African cardiologists first conceived of the idea of PASCAR in the 1970s, as the focus of the World Congress of Cardiology was on Europe and North America.
In 1979, the president of the Nigerian Cardiac Society, Professor Ayodele Falase, created the Pan-African Congress of Cardiology, which would become PASCAR. Rhe first PASCAR conference was held in Badagry, Nigeria, in 1981.
Over 120 delegates from 15 different countries participated in the conference. International collaboration on this scale meant that doctors and scientists could exchange ideas, and discuss their successes, challenges and discoveries.
At the end of this conference PASCAR was officially inaugurated, and its four primary goals were set:
- To prevent and treat cardiovascular disease in Africa
- To educate and train African healthcare professionals about cardiovascular disease
- To educate lay persons about heart disease
- To invest in cardiovascular research
Conferences held over the following decade took place in several different African countries and were concerned with: analyzing the cardiovascular problems common in the tropics; considering new technology and cardiac problems affecting younger people; and fostering collaboration between American and African cardiology professionals.
During the 1989 PASCAR conference a governing structure was created, as were the five regional bodies. It was during this meeting that hypertension was first declared a leading cause of morbidity and mortality among Africans.
Unfortunately, the 1991 conference had to be cancelled due to civil unrest in Ethiopia, but the following conference, held in 1993 in Yaoundé, Cameroon, (the focus of which was “preventative cardiology in Africa”) attracted a grant from the Rockefeller Foundation (USA) and several pharmaceutical companies.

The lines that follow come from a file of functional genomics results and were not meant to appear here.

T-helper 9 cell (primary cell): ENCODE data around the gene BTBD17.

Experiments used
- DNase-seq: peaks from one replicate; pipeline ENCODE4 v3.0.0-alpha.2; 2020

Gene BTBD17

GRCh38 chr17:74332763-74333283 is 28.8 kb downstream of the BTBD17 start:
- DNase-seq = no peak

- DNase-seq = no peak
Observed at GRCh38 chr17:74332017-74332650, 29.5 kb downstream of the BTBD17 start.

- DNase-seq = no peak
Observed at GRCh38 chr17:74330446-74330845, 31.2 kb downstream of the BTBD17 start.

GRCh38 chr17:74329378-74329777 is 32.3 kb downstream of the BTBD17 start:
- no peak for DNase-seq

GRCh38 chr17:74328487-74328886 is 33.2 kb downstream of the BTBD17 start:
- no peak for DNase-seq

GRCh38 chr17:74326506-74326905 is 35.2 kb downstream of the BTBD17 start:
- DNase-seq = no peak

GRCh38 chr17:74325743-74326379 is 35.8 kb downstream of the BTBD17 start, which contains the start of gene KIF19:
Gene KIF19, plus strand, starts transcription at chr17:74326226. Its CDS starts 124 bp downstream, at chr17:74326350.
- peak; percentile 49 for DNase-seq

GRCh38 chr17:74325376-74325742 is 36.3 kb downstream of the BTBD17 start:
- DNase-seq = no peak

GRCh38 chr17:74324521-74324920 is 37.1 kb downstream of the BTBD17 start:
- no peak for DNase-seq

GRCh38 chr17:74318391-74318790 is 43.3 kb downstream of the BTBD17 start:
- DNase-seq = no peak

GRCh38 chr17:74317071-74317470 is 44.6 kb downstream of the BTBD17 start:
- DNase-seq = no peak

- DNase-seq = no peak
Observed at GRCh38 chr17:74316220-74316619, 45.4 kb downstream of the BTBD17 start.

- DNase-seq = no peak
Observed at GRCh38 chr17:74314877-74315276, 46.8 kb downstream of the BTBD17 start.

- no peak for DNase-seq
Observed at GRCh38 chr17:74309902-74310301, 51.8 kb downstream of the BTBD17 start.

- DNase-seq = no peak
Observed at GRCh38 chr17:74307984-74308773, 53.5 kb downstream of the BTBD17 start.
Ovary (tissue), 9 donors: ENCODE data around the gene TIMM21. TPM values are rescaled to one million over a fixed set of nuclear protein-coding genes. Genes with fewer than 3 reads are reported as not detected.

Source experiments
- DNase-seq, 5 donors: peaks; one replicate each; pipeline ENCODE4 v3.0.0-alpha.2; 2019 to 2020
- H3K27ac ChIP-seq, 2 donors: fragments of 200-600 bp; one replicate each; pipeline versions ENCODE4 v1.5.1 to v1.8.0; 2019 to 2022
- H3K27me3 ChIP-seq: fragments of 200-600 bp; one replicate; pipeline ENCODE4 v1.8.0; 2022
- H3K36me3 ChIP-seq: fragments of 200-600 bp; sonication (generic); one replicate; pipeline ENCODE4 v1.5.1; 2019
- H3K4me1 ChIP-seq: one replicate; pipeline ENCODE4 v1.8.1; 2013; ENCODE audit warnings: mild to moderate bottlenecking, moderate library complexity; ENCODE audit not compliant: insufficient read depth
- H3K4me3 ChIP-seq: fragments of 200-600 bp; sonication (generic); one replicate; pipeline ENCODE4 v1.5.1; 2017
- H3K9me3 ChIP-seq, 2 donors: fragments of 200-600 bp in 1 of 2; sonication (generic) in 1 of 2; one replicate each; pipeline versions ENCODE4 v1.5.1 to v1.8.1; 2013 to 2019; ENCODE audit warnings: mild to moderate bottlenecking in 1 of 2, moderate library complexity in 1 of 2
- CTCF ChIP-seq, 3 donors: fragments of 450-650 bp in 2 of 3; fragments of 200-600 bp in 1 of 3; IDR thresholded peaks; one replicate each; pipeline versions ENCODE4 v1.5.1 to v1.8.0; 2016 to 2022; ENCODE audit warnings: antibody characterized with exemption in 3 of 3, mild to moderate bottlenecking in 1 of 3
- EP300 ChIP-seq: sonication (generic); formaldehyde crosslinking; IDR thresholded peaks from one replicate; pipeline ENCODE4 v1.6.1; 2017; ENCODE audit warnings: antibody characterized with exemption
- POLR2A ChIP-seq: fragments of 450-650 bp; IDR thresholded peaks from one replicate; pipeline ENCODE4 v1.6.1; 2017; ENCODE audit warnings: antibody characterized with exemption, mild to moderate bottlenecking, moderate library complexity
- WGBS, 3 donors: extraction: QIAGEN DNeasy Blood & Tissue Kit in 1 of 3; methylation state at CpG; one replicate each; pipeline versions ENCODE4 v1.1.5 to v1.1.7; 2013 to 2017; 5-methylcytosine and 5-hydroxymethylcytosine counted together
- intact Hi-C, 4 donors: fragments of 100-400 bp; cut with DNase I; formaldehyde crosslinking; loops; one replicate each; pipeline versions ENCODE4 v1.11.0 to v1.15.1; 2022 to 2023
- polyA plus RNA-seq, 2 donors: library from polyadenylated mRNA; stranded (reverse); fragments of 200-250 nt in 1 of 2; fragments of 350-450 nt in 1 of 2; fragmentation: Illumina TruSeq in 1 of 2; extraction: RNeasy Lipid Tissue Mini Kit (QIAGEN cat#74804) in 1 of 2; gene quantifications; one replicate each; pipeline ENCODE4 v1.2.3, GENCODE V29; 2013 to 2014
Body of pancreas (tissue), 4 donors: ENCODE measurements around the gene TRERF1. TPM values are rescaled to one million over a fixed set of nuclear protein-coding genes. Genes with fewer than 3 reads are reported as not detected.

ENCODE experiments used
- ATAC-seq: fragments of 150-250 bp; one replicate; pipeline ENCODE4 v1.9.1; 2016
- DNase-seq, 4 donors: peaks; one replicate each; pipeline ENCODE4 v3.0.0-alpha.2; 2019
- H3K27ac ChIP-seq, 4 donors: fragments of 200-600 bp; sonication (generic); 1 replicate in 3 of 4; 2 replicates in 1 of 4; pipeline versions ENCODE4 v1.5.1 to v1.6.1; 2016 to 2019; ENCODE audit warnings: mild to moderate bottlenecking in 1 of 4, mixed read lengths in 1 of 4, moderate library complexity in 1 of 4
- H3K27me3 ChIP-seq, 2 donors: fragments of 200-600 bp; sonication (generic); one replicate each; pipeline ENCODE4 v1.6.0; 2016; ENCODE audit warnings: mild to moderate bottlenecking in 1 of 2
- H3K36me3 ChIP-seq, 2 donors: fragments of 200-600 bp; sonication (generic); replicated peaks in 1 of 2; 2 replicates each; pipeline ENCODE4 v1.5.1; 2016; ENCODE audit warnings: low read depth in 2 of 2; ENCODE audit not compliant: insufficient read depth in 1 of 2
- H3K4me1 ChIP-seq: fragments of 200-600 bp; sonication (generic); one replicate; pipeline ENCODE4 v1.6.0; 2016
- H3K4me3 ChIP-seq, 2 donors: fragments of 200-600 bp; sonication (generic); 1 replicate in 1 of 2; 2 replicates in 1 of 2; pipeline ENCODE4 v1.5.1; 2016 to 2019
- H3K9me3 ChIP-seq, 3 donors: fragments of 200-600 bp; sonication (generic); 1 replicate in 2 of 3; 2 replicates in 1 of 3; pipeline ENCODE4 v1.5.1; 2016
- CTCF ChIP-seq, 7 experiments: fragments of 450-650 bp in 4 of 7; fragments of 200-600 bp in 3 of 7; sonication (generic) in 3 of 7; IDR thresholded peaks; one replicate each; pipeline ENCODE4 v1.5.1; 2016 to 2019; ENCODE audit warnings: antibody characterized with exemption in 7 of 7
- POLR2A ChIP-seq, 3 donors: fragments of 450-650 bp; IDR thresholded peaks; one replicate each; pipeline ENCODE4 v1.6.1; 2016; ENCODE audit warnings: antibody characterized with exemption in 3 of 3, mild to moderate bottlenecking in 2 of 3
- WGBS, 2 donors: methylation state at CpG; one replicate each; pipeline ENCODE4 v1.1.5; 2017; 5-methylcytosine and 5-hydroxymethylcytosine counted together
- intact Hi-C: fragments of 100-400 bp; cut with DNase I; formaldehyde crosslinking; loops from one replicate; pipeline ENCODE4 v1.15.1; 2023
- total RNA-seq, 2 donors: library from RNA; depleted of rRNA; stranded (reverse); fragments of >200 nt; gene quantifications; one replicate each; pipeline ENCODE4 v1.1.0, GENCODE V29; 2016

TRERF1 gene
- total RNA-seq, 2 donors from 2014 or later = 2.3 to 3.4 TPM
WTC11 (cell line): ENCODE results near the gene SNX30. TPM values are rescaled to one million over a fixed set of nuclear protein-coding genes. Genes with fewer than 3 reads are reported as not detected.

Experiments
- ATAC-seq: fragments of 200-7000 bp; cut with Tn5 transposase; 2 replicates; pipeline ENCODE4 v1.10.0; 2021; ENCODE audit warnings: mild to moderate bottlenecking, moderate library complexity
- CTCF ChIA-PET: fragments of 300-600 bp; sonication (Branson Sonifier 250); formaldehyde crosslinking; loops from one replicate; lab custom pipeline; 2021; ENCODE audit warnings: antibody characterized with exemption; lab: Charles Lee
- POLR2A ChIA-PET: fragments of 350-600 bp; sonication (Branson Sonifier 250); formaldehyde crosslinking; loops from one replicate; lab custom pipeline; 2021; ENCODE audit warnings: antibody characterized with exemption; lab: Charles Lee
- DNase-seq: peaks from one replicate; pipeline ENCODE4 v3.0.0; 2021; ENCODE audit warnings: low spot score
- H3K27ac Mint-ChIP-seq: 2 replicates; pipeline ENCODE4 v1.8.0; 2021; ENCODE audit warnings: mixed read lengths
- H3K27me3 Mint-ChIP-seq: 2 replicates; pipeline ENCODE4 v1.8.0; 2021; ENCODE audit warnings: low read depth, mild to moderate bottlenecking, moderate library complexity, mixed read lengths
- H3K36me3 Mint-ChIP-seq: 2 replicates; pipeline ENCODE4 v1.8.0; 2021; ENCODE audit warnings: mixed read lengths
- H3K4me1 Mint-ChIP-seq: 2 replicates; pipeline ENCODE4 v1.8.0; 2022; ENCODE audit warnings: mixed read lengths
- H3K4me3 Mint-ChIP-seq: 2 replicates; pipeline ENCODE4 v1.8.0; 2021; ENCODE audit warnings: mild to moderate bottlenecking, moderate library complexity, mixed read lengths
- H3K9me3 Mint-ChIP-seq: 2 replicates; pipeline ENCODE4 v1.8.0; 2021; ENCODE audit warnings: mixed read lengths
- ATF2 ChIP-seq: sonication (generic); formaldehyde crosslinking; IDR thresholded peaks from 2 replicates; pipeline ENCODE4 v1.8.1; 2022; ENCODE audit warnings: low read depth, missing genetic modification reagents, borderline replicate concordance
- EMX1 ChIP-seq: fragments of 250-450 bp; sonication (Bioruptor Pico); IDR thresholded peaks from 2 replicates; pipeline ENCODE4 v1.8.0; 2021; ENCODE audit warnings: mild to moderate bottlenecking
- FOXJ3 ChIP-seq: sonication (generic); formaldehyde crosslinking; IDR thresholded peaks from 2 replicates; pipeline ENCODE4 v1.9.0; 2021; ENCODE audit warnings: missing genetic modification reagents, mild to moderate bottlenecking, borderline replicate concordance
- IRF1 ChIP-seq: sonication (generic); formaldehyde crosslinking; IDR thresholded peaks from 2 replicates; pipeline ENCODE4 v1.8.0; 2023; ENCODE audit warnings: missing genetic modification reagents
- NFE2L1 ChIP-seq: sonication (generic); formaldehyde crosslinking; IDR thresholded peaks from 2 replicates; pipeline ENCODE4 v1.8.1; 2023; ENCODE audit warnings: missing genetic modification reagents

The conference was attended by over 500 delegates, including representatives of the American Heart Association, World Health Organisation and the International Society and Federation of Cardiology (later renamed the World Heart Federation). The 1993 conference was the largest one to date.
During the mid-nineties, in part due to political changes, PASCAR went through a period of partial stagnation, although regional meetings and advocacy efforts continued.
PASCAR members also ensured that the burden of chronic heart disease on the continent was recognised when they attended the Organisation of African Unity conference of African ministers of health in 1995.
PASCAR also held a workshop on hypertension in 1997, which was attended by distinguished American cardiologists, including Dr Richard Cooper, Dr Julian Haywood and Dr George Mensah.
Between 1998-2003, PASCAR suffered a worse period of stagnation. No meetings were held, but members of PASCAR did become involved in international meetings, including the American College of Cardiology, European Society of Cardiology, and the Asian Pacific Society of Cardiology.
PASCAR was rejuvenated in 2004 and a successful conference was held in Accra, Ghana, where a new executive committee and constitutional reforms were discussed, and the first talks on the creation of the Cardiovascular Journal of Africa were held.
The scientific goals of PASCAR were re-evaluated and US cardiologist Dr Richard Cooper presented a lecture on the cost-effectiveness of research, with particular attention being paid to genetic research.
The following year marked the first all-Africa workshop on rheumatic fever and rheumatic heart disease. This was held in the Drakensberg, and a set of Africa-specific policies for prevention and control of this disease were laid out in the “Drakensburg Declaration”.
At the Drakensberg conference Professor Andries Brink began the effort to form the Cardiovascular Journal of Africa as a journal for PASCAR, which has since become the definitive academic cardiology journal on the continent.
Since this time, PASCAR’s influence on the continent has continued to grow, and PASCAR is now Africa’s foremost umbrella organisation for national professional societies in cardiovascular medicine and surgery.